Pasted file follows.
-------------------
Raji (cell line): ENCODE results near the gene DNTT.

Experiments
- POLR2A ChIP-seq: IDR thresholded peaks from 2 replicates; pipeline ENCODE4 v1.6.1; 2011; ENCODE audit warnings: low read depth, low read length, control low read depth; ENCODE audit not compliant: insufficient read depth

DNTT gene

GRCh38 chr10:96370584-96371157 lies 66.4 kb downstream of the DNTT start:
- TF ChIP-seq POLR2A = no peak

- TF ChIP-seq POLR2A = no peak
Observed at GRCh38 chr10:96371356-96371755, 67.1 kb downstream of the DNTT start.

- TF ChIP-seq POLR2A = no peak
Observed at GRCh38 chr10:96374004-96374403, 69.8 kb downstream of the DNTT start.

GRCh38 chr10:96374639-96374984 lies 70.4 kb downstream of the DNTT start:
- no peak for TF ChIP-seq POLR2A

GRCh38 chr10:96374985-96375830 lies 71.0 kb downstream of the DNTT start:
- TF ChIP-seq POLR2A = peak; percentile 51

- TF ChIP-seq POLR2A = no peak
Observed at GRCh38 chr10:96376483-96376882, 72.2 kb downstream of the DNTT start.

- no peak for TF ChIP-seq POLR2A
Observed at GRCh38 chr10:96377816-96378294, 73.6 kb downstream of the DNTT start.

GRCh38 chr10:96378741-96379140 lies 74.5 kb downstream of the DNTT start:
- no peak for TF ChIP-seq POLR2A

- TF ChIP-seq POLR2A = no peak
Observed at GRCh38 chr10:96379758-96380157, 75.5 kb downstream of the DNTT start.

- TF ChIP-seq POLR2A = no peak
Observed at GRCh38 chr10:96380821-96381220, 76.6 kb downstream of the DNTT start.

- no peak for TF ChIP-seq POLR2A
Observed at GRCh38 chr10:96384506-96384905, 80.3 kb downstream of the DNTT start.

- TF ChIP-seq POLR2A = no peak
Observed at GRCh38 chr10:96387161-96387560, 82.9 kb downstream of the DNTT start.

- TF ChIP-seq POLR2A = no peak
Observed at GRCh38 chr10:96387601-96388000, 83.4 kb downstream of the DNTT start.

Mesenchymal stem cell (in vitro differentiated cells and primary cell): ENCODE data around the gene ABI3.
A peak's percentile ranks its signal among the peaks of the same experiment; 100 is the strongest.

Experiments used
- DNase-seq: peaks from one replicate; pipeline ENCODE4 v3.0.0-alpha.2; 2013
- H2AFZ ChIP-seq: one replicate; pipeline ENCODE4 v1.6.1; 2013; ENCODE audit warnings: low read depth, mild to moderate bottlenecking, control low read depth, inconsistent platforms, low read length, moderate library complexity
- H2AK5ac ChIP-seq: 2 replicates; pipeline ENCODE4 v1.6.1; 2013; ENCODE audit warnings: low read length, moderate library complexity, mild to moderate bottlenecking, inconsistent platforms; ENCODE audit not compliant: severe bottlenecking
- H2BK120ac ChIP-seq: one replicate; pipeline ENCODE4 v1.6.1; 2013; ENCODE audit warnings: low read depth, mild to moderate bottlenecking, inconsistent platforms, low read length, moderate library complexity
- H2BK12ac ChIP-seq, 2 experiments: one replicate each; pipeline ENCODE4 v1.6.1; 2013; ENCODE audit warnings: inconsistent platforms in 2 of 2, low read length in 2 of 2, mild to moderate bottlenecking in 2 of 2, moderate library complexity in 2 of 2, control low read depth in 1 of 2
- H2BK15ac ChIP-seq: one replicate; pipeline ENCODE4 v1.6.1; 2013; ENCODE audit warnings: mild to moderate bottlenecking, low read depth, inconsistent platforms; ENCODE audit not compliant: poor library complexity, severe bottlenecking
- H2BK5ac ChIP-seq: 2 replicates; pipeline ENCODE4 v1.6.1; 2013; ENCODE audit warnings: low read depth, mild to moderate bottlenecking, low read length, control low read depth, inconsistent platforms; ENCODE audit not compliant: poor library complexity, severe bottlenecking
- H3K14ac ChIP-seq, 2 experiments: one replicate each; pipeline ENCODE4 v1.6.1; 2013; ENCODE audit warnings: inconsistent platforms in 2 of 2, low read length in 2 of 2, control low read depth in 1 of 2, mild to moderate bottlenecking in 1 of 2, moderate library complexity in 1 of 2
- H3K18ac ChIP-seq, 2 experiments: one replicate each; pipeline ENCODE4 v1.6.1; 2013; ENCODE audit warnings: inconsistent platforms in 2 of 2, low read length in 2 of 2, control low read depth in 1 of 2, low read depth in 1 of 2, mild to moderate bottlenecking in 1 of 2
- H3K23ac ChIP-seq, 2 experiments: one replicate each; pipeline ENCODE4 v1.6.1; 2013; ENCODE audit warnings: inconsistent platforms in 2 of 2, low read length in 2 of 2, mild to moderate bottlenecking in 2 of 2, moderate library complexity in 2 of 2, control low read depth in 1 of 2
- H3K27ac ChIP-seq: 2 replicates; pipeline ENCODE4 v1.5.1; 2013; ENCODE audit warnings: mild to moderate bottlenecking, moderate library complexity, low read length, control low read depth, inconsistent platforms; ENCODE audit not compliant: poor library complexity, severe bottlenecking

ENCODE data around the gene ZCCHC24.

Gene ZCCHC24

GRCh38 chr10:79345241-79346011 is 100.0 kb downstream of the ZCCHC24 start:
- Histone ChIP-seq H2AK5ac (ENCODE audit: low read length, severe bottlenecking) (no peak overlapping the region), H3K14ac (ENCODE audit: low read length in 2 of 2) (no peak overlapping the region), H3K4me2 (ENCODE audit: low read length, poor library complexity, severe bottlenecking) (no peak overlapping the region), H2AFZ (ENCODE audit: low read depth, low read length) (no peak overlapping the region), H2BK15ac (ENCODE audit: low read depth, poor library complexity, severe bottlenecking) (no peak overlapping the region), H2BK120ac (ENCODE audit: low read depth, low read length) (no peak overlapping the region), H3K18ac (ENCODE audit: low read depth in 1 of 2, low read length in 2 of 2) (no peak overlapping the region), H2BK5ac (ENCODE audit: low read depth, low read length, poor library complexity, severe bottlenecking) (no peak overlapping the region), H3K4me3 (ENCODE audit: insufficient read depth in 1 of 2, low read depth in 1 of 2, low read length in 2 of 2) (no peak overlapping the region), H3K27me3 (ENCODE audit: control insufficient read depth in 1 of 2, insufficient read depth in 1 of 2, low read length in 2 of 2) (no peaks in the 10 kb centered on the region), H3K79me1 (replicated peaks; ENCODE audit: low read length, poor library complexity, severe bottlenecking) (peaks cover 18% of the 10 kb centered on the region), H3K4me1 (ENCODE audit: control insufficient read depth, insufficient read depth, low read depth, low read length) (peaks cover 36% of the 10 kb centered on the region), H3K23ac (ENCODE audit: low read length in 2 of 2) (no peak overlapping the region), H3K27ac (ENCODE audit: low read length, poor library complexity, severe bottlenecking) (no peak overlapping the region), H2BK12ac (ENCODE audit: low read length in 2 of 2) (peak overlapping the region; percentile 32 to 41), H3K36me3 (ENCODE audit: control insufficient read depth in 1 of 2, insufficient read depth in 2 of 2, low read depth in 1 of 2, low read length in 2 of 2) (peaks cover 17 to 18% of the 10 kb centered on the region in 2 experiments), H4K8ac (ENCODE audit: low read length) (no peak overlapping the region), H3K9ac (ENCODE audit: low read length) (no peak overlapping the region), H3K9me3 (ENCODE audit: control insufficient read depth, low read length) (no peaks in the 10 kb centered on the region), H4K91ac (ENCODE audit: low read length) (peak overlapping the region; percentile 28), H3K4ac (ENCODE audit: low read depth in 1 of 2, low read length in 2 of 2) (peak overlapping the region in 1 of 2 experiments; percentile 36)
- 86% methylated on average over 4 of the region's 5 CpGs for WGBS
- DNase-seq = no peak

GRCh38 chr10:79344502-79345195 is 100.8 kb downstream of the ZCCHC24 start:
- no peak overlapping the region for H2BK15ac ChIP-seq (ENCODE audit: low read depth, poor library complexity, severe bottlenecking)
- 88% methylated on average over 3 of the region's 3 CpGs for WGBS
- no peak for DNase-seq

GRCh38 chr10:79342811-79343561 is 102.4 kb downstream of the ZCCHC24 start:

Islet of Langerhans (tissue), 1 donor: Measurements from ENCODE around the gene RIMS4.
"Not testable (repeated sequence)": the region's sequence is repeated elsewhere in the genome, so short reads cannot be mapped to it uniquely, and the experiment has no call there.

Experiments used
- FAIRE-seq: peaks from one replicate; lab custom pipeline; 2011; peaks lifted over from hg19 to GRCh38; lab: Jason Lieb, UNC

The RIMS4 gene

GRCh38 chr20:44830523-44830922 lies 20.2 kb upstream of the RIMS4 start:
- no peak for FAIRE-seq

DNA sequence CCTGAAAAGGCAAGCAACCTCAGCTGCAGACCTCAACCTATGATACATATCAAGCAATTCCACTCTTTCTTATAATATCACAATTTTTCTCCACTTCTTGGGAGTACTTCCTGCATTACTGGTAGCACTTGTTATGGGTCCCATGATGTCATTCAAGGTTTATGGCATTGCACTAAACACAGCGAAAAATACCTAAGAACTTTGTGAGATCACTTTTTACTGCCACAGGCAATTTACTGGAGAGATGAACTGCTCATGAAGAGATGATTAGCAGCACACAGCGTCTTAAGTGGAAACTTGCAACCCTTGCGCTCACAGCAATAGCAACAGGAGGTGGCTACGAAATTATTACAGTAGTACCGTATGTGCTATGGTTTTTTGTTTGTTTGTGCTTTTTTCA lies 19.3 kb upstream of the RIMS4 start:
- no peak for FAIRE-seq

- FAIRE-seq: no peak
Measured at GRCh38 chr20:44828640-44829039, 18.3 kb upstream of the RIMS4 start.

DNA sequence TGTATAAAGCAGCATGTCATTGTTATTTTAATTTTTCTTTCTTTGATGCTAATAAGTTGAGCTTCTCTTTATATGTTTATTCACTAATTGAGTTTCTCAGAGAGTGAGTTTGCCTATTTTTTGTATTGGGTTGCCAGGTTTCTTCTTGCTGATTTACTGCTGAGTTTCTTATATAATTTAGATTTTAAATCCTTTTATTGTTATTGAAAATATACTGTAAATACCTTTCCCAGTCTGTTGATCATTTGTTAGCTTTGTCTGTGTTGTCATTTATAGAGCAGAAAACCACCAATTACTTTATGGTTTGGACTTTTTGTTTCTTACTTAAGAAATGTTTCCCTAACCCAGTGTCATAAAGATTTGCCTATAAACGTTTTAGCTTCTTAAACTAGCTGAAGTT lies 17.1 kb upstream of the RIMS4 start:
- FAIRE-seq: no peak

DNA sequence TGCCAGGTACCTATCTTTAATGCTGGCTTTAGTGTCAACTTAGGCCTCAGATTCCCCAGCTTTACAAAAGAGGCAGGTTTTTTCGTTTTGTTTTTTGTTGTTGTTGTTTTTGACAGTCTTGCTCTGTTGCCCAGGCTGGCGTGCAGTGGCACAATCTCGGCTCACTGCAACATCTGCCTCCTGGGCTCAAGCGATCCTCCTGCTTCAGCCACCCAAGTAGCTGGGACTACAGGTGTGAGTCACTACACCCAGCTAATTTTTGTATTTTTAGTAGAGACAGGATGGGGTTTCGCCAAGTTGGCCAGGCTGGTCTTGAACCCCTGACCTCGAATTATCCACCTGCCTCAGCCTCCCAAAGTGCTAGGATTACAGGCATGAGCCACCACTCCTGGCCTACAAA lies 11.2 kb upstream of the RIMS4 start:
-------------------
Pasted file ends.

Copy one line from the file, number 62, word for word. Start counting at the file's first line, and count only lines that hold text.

- no peak for FAIRE-seq